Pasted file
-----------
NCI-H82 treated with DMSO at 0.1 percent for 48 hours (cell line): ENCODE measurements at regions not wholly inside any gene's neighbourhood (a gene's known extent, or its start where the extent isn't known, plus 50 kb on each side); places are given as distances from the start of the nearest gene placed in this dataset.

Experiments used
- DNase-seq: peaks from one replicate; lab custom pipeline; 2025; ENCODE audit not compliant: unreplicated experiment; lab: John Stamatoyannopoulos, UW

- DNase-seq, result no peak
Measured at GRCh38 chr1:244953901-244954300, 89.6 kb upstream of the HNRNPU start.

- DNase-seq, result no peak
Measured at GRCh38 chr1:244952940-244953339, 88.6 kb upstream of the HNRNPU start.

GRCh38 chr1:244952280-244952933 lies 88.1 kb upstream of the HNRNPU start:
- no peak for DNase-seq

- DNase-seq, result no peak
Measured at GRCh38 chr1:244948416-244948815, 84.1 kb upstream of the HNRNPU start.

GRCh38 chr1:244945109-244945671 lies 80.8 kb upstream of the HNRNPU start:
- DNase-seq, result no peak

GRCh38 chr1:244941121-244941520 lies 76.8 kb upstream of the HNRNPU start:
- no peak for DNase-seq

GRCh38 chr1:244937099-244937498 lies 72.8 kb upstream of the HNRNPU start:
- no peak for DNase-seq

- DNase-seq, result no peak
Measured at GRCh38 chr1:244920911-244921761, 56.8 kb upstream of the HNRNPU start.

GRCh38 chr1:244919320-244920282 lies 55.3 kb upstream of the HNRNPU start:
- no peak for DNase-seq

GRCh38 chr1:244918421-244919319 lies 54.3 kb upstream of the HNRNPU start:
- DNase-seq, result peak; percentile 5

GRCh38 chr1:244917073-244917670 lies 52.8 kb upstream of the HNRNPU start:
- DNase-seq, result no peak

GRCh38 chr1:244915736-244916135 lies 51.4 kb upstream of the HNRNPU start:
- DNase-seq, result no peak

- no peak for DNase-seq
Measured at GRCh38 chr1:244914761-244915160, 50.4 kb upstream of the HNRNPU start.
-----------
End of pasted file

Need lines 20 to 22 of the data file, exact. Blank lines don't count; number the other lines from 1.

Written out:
GRCh38 chr1:244919320-244920282 lies 55.3 kb upstream of the HNRNPU start:
- no peak for DNase-seq

GRCh38 chr1:244918421-244919319 lies 54.3 kb upstream of the HNRNPU start: